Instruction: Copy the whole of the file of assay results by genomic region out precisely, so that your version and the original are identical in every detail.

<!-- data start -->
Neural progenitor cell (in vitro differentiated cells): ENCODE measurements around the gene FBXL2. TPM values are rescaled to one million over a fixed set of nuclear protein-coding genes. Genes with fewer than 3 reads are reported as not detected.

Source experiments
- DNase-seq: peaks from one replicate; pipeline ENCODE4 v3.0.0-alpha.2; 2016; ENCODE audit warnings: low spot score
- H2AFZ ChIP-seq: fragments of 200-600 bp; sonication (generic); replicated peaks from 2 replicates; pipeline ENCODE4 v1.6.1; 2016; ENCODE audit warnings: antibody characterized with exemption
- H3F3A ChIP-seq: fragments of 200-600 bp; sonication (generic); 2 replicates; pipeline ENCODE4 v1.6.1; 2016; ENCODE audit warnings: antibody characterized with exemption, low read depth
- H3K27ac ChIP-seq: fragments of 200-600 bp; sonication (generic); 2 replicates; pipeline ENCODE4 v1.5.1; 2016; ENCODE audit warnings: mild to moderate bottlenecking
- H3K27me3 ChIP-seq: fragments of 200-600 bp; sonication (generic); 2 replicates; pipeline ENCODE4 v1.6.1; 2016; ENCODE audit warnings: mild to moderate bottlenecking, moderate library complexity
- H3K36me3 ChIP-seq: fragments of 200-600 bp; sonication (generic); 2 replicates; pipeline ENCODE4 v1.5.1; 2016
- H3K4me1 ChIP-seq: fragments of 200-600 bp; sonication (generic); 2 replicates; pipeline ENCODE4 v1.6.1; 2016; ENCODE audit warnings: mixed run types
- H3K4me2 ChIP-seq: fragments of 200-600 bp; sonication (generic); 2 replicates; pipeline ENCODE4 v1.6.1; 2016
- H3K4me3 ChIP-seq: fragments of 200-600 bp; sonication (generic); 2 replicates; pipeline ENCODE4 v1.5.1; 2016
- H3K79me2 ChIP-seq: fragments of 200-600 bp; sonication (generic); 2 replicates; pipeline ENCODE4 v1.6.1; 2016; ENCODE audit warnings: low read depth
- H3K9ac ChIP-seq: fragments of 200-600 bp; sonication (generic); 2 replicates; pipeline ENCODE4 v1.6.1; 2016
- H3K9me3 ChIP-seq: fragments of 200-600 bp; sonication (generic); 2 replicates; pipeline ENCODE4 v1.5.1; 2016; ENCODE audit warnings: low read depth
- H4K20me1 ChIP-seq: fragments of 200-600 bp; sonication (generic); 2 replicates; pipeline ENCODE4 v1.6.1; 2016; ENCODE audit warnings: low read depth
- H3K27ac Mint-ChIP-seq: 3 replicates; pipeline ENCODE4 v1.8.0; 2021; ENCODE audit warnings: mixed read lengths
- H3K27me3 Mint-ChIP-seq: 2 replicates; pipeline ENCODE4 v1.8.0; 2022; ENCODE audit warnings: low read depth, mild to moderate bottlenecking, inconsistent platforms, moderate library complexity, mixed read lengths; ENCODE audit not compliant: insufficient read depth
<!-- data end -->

Neural progenitor cell (in vitro differentiated cells): ENCODE measurements around the gene FBXL2. TPM values are rescaled to one million over a fixed set of nuclear protein-coding genes. Genes with fewer than 3 reads are reported as not detected.

Source experiments
- DNase-seq: peaks from one replicate; pipeline ENCODE4 v3.0.0-alpha.2; 2016; ENCODE audit warnings: low spot score
- H2AFZ ChIP-seq: fragments of 200-600 bp; sonication (generic); replicated peaks from 2 replicates; pipeline ENCODE4 v1.6.1; 2016; ENCODE audit warnings: antibody characterized with exemption
- H3F3A ChIP-seq: fragments of 200-600 bp; sonication (generic); 2 replicates; pipeline ENCODE4 v1.6.1; 2016; ENCODE audit warnings: antibody characterized with exemption, low read depth
- H3K27ac ChIP-seq: fragments of 200-600 bp; sonication (generic); 2 replicates; pipeline ENCODE4 v1.5.1; 2016; ENCODE audit warnings: mild to moderate bottlenecking
- H3K27me3 ChIP-seq: fragments of 200-600 bp; sonication (generic); 2 replicates; pipeline ENCODE4 v1.6.1; 2016; ENCODE audit warnings: mild to moderate bottlenecking, moderate library complexity
- H3K36me3 ChIP-seq: fragments of 200-600 bp; sonication (generic); 2 replicates; pipeline ENCODE4 v1.5.1; 2016
- H3K4me1 ChIP-seq: fragments of 200-600 bp; sonication (generic); 2 replicates; pipeline ENCODE4 v1.6.1; 2016; ENCODE audit warnings: mixed run types
- H3K4me2 ChIP-seq: fragments of 200-600 bp; sonication (generic); 2 replicates; pipeline ENCODE4 v1.6.1; 2016
- H3K4me3 ChIP-seq: fragments of 200-600 bp; sonication (generic); 2 replicates; pipeline ENCODE4 v1.5.1; 2016
- H3K79me2 ChIP-seq: fragments of 200-600 bp; sonication (generic); 2 replicates; pipeline ENCODE4 v1.6.1; 2016; ENCODE audit warnings: low read depth
- H3K9ac ChIP-seq: fragments of 200-600 bp; sonication (generic); 2 replicates; pipeline ENCODE4 v1.6.1; 2016
- H3K9me3 ChIP-seq: fragments of 200-600 bp; sonication (generic); 2 replicates; pipeline ENCODE4 v1.5.1; 2016; ENCODE audit warnings: low read depth
- H4K20me1 ChIP-seq: fragments of 200-600 bp; sonication (generic); 2 replicates; pipeline ENCODE4 v1.6.1; 2016; ENCODE audit warnings: low read depth
- H3K27ac Mint-ChIP-seq: 3 replicates; pipeline ENCODE4 v1.8.0; 2021; ENCODE audit warnings: mixed read lengths
- H3K27me3 Mint-ChIP-seq: 2 replicates; pipeline ENCODE4 v1.8.0; 2022; ENCODE audit warnings: low read depth, mild to moderate bottlenecking, inconsistent platforms, moderate library complexity, mixed read lengths; ENCODE audit not compliant: insufficient read depth